Primordial Pouch: What’s with My Cat’s Saggy Belly

Outline of Lucy's primordial pouch

In recent years, Jim regularly made fun of our cat, Lucy.  She wasn’t fat, but my husband often commented on her sagging belly that looked like a “flag waving in the wind” when she walked.  I just attributed that loose skin to her increasing age but in truth, that undulating flap of skin is called a primordial pouch.

No doubt you’ve seen it:  Fluffy saunters across the room with her belly gently swaying to and fro. You shake your head and wonder when she picked up that extra blob of fat, and what can be done now to get that lazy kitty back in shape!

Good news! Your cat doesn’t need to go on a diet. That extra “flab” is completely normal. It’s called a primordial pouch and may appear at any age.

The Primordial Pouch Has a Purpose

Cats in general possess looser skin than many other animals. When you scruff a cat behind its neck, you can feel it. So the primordial pouch shouldn’t come as such a big surprise.

Many people think the pouch is due to weight gain, but this belly flap happens to most kitties. Whether or not the animal is spayed or neutered makes no difference.  The pouch may become more pronounced as a cat grows older.

Cat experts believe the pouch, which sits on the belly just in front of the animal’s back legs, helps protect her from predators in a fight. When cats fight, they often use their back legs to kick and claw their opponents. The flap of skin provides an extra layer of protection for their internal organs.

When my fur-boys, Jake and Chico, used to play, they often used their back legs this way and had they fought that way as adult cats, some serious tummy damage could have occurred. Jake was a Bengal-mix and Chico was a Snowshoe Siamese-mix, and both proudly displayed their belly pouches as young adult cats.

A cat's primordial pouch allows her to jump higher and more freely.
photo.unsplash.com

The flap also allows a cat to stretch out when she runs at high speeds or jumps without harming or stressing her body.

Feral cats often go days without eating. The extra pouch allows them to overeat when they find food and store extra fat in the primordial pouch.

Is My Cat Fat Or Is That a Primordial Pouch?

This cat is obese, which hides his primordial pouch.
photo.pixabay.com

Make sure you distinguish between obesity and the primordial pouch. If you look down at your pet from above, you can immediately tell if she is overweight, but you likely won’t see the pouch.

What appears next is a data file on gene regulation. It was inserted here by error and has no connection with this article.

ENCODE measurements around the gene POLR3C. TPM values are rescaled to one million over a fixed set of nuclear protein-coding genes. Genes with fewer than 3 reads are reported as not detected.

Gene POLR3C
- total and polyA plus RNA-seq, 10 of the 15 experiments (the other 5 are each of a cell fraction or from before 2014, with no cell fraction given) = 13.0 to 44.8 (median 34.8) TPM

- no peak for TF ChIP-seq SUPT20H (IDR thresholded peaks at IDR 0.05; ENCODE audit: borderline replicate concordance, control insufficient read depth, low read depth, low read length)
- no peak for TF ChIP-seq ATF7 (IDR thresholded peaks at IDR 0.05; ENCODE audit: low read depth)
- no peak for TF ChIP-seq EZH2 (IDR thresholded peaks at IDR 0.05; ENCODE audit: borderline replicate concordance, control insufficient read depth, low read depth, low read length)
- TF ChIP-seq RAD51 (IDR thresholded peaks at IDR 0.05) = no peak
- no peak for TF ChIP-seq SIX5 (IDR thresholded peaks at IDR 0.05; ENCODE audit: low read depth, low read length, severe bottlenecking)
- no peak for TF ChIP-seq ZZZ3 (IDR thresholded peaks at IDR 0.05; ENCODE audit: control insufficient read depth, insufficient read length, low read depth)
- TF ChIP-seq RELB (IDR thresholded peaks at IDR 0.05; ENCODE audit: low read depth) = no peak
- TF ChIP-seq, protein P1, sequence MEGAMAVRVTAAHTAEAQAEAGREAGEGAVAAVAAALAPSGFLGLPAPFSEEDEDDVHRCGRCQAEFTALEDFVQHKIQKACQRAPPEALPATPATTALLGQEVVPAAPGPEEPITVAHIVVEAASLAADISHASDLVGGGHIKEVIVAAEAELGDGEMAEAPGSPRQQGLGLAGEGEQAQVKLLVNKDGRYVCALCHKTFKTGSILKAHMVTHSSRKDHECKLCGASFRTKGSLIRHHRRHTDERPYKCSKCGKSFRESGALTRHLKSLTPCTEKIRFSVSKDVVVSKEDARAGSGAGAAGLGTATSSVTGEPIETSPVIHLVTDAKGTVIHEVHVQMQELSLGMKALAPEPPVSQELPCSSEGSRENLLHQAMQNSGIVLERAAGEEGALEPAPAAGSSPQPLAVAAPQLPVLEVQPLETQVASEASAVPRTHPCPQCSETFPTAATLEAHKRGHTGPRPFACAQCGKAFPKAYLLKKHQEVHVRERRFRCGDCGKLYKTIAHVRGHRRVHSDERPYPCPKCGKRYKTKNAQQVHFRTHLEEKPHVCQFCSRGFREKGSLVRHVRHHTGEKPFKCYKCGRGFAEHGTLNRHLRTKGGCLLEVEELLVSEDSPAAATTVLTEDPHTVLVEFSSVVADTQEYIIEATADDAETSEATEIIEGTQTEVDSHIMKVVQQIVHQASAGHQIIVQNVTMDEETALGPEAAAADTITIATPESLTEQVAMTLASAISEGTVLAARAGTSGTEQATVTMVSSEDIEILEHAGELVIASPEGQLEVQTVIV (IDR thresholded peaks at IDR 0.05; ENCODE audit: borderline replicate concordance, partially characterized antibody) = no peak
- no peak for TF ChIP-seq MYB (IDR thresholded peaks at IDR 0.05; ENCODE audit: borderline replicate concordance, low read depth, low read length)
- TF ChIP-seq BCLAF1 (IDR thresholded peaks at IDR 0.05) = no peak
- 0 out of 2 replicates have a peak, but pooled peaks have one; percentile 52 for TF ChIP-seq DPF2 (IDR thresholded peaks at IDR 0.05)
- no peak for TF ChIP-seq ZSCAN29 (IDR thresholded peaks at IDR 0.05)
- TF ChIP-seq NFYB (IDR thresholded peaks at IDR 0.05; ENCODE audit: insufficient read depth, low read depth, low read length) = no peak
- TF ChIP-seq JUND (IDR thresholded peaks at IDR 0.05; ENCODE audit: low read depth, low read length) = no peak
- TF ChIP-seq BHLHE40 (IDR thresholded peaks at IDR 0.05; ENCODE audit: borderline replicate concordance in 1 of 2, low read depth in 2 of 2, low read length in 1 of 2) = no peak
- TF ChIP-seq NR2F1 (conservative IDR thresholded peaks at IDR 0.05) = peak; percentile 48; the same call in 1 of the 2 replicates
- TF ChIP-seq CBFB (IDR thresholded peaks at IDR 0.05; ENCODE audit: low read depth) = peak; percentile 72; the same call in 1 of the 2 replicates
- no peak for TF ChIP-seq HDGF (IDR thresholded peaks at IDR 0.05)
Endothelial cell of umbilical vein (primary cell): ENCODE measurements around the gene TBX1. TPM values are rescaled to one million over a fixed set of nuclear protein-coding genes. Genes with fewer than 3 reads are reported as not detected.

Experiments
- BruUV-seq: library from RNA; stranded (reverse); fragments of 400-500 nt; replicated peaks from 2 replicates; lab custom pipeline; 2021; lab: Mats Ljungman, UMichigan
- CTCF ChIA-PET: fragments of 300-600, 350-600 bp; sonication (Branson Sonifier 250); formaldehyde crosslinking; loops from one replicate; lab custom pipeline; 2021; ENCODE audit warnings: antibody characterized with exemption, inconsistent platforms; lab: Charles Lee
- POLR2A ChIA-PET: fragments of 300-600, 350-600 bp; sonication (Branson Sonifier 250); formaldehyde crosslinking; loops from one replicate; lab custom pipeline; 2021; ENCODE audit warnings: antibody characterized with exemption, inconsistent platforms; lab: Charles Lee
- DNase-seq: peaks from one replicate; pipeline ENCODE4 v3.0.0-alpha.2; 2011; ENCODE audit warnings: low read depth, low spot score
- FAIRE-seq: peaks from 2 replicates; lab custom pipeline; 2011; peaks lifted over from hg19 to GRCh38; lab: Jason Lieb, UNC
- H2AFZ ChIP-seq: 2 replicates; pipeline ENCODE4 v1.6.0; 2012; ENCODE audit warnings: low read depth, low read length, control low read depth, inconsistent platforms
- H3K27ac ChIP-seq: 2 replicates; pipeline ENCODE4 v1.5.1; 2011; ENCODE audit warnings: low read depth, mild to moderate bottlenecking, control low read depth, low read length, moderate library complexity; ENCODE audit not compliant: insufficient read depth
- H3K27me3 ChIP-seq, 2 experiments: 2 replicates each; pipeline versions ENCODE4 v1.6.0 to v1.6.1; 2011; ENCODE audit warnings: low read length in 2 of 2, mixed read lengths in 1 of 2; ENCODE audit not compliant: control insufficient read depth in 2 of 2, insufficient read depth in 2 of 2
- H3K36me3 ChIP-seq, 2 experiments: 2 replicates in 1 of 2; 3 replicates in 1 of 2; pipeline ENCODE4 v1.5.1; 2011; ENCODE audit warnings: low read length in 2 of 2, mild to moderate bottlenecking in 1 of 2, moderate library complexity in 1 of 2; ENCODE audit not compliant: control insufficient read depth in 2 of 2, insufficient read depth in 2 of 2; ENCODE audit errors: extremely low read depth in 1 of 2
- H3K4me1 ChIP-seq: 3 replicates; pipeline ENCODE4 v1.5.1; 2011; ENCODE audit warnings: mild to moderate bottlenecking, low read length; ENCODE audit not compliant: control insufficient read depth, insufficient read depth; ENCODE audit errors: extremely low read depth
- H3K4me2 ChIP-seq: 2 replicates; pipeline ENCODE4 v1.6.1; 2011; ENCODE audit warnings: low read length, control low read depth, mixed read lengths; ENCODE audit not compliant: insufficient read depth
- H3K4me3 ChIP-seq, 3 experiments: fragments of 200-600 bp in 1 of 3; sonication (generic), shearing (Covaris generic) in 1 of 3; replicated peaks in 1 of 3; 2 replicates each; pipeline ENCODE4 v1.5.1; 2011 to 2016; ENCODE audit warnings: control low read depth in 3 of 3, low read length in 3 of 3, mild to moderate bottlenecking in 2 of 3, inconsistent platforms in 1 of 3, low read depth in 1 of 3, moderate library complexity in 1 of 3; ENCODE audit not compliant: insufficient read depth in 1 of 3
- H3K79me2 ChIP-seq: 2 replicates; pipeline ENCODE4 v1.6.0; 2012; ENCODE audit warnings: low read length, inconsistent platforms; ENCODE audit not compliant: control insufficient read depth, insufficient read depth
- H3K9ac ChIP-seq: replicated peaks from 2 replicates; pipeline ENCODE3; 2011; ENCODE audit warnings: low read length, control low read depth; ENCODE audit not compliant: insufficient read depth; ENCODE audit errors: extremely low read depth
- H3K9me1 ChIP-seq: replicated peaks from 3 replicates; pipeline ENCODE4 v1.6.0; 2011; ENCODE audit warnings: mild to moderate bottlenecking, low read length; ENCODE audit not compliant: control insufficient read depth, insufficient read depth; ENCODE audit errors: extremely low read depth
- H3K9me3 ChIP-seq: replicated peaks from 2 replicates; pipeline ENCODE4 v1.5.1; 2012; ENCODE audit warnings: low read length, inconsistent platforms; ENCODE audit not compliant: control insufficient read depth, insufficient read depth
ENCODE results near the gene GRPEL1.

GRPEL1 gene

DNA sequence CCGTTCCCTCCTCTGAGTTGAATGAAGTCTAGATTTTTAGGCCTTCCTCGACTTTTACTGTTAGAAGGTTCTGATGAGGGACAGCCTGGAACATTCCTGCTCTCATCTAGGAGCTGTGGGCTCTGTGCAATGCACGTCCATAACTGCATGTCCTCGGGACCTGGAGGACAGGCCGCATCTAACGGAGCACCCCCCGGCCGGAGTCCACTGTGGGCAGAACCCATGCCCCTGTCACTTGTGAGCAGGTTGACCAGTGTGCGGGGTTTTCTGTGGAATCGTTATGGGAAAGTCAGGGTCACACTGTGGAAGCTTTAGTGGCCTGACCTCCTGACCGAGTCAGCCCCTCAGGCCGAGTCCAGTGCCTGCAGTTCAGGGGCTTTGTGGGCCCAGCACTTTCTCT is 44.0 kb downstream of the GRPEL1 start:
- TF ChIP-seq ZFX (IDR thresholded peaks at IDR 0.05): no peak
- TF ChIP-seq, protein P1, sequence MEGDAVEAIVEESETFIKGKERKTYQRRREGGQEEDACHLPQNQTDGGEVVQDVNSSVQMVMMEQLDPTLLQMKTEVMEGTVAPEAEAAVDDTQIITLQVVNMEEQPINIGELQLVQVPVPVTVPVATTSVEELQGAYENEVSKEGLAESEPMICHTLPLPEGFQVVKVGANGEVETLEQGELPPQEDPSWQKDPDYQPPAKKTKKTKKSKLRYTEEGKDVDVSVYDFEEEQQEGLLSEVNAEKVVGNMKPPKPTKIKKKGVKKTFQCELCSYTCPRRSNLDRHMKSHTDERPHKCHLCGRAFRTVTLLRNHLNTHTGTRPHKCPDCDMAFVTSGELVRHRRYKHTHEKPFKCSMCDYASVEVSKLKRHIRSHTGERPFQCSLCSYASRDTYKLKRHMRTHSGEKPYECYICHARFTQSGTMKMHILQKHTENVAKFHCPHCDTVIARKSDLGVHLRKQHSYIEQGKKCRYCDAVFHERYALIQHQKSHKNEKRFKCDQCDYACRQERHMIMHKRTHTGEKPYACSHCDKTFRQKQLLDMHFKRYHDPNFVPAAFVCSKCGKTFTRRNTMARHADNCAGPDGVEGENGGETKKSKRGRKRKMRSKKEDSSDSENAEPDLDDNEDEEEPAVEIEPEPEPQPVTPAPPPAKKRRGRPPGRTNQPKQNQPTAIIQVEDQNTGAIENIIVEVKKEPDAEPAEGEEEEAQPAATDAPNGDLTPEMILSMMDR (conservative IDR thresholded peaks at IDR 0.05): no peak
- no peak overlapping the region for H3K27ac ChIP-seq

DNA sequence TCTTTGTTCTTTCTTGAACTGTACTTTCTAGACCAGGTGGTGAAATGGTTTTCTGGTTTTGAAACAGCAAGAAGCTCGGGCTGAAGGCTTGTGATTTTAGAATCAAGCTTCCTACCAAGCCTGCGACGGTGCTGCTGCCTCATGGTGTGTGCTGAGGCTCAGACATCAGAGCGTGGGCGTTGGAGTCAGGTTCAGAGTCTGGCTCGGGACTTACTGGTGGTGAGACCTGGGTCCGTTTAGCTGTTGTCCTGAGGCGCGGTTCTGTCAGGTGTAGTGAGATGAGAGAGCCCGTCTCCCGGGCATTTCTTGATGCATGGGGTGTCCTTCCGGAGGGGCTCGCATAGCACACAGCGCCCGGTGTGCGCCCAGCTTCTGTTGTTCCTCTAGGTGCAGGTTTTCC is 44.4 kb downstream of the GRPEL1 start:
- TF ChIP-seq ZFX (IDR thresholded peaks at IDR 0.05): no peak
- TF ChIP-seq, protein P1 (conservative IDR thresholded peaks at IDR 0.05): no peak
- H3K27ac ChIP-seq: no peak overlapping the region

This cat's primordial pouch is clearly displayed in back of her ribs.
photo.pixabay.com

If you can feel your cat’s ribs when you gently run your hands down them, you can assume the soft flap of skin behind the ribs is a primordial pouch, not fat.  Watch her walk and if the extra flap back of her ribs sways from side to side as she moves, that’s not fat.

Some Breeds More Likely to Display a Pouch

Oriental cat breeds tend to possess the primordial pouch more than others. The most evident pouches may be seen in Bengals, Pixie Bobs, and Egyptian Mau breeds. Our Lucy is a Siamese-mix, and that extra skin swinging back and forth as she moves is clearly the pouch, not a sign of obesity.

Even Wild Cats Develop Primordial Pouches

Even wild cats possess the primordial pouch
image.pixabay.com

Look at the drawing of the tiger in the image above.  The blue circle surrounds the big cat’s primordial pouch.  This genetic characteristic may be found in cats of all types.

Don’t Worry! It’s Normal

Look at your cat objectively. From above, can you see an indention just back of her ribs? If so, she’s unlikely to be overweight. Do the rib test from the sides of her body. If you can gently feel her ribs as you run your hands down the length of her body, she’s not fat. Do you see that extra loose skin just back of her ribs? Does it feel like loose skin? Don’t despair. That’s her primordial pouch.  Your kitty’s extra piece of skin is perfectly normal. She isn’t overweight.  She’s just a normal feline, sometimes with an extra wiggle to her waddle.

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